Founded in 1987, the Christian Heritage Party of Canada advocates for the country to be governed according to Christian principles.
“That is absolutely fundamental, everything has to spin off from that,” said Allen Scovil, Christian Heritage Party candidate in Oxford County for the 2021 federal election.
For example, if there are conversations at the federal level about abortion or medically assisted dying (euthanasia), Scovil said the CHP would stand firmly on Christian positions in opposition.
“We would give vigorous voice to basically Christian positions on whatever comes up.”
The official CHP platform is available on their website at chp.ca/about/platform/ and it includes items such as aboriginal affairs, health care, and welfare.
“I’ve got it in front of me – six pages with 44 points of CHP policy. It spells it all out and it even has a link so you can download a PDF that you can print.”
Housing affordability is No. 21 on the list. CHP would reduce foreign purchases of homes, businesses and farmland; strengthen the family unit, reduce divorce and the necessity of one couple maintaining two homes; and make stay-at-home parenting more affordable.
“Due to my experience helping out at the local food bank (Helping Hand Food Bank in Tillsonburg) and the Society of Saint Vincent De Paul, who help people in need, one thing I am very much concerned about, and troubled that nobody’s reacting to it, is this crazy inflation of housing prices and rents. Where does that leave people who are economically challenged? Because with the cost of houses now, basically you have to be in the high middle class range to even have a chance of them.
“We at the St. Vincent de Paul Society are dealing regularly with people who are finding it a challenge to meet rent, or meet utilities, or whichever expense they’ve had to put on hold because they are short on money. The original concept of minimum wage was that such a wage would allow a person at least a basic living, being able to support rent or a small house. And now it’s just turned into a political football where you could be getting and you have to move in with several other people to share the rent in order to be able to afford to live.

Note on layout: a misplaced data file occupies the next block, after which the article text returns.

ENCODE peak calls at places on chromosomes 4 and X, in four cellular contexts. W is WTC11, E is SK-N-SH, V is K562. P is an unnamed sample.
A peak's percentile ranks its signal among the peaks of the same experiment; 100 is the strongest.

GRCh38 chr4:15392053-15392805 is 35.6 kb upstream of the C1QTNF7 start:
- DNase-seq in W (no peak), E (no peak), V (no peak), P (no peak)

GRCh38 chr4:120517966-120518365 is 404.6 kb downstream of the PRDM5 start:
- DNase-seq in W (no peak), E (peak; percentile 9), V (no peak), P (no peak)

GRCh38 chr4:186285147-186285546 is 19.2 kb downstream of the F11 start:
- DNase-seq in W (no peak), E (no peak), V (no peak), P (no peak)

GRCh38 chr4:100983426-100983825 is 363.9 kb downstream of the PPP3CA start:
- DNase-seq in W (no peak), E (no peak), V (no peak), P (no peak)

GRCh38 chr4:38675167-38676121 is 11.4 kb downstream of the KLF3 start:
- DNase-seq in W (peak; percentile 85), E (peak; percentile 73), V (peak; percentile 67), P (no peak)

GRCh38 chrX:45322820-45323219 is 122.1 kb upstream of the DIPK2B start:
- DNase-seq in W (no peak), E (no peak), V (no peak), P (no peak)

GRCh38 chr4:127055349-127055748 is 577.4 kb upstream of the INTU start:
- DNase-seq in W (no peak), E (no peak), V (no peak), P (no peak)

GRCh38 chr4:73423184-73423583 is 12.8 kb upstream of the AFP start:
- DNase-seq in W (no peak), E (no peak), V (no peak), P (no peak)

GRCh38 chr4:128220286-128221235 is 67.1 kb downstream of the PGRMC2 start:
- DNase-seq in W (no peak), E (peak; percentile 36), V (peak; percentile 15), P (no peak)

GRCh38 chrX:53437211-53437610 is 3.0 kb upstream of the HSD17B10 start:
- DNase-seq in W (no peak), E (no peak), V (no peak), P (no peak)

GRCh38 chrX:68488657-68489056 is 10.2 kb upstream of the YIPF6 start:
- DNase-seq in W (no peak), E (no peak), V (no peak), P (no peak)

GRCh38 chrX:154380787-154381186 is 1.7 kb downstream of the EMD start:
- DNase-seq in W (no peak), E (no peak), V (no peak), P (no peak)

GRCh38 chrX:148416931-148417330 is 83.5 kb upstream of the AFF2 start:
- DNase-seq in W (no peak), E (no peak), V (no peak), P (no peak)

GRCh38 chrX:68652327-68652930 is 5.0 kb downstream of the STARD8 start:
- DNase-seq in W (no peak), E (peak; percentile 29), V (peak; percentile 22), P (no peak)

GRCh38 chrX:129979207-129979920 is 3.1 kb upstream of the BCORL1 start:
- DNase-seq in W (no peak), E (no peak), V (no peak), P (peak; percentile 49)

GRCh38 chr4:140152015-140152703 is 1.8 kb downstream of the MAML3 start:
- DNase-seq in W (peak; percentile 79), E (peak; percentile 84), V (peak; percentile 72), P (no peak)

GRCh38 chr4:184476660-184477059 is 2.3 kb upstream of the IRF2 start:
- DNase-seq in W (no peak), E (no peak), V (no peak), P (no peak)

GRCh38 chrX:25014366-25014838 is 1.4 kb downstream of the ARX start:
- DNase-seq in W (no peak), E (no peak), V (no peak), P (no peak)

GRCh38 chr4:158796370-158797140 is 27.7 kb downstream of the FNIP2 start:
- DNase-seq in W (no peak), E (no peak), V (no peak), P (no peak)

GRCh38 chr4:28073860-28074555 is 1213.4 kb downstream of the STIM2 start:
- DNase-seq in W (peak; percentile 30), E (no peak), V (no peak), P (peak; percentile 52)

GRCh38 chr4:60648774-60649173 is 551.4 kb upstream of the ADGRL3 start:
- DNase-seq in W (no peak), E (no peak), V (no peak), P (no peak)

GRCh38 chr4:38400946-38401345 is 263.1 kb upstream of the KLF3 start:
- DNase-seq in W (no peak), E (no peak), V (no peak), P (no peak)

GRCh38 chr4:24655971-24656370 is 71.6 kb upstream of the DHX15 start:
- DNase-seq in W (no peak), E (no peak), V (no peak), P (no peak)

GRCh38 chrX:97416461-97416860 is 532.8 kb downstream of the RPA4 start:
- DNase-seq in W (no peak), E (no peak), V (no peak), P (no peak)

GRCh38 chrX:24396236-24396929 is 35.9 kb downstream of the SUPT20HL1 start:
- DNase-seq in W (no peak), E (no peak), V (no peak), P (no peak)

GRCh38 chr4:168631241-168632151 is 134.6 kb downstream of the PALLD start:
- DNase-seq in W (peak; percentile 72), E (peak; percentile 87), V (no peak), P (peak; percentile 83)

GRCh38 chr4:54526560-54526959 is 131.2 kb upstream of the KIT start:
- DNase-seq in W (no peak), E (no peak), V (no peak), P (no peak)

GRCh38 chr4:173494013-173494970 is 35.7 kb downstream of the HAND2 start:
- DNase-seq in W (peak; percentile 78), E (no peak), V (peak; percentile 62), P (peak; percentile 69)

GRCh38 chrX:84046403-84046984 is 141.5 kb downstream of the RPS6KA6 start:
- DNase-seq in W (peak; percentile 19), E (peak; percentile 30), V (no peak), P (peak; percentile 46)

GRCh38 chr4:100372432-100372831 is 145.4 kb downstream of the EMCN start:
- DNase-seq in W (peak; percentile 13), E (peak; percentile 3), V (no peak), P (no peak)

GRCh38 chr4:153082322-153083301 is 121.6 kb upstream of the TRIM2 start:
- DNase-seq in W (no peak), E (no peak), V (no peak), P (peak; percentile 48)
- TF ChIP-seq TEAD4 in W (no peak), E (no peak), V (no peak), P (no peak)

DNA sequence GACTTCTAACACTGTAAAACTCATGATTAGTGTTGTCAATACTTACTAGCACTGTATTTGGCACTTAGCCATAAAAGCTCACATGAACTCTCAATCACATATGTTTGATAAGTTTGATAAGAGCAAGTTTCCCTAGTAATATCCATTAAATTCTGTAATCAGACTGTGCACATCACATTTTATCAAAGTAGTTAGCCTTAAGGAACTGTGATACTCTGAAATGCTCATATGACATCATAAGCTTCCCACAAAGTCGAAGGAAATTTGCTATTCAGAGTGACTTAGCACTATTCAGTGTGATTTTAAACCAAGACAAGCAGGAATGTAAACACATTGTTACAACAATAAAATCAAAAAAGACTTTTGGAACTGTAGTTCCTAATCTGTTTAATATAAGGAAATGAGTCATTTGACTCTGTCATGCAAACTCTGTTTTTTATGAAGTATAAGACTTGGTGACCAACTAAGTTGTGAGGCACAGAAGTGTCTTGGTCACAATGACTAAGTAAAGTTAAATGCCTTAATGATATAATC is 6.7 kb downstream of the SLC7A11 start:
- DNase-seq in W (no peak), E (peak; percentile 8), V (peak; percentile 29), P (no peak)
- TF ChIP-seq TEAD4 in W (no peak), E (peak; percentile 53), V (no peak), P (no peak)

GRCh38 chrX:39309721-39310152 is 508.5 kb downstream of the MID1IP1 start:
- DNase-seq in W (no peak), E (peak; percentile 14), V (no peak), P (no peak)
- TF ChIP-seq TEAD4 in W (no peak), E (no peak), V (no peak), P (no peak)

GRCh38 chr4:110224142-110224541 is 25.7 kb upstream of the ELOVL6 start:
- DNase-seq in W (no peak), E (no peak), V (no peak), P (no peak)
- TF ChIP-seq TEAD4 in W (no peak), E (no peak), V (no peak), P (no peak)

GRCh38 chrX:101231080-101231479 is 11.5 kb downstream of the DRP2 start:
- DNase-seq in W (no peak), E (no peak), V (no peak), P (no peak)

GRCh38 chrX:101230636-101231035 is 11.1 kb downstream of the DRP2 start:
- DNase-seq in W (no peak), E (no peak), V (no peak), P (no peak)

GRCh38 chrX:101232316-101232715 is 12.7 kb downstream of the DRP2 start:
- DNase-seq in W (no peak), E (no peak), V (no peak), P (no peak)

“It’s like (Justin) Trudeau’s up there fiddling while this crisis is going on and they’re not doing anything.
“We’ve heard rumours that people from overseas would buy up real estate here at inflated prices because they are laundering their illegal money. And they are not doing anything about it. Or they are just starting to do a little token thing like charging an extra tax for unoccupied homes. As if that would stop anybody.
“And then there’s the other thing. What happens when interest rates start climbing again, which they will.”
Scovil, who has lived in Tillsonburg for more than 30 years, has been retired for the last 6-7 years. As a hobby he writes novels.
Campaigning during COVID-19 has been a challenge for the first-time Oxford candidate, not just because of the pandemic, but because it was a snap election. Scovil said he was looking forward to the Unifor Local 636 candidate debate Sept. 7 (to be aired by Rogers Sept. 11 at 8 p.m.).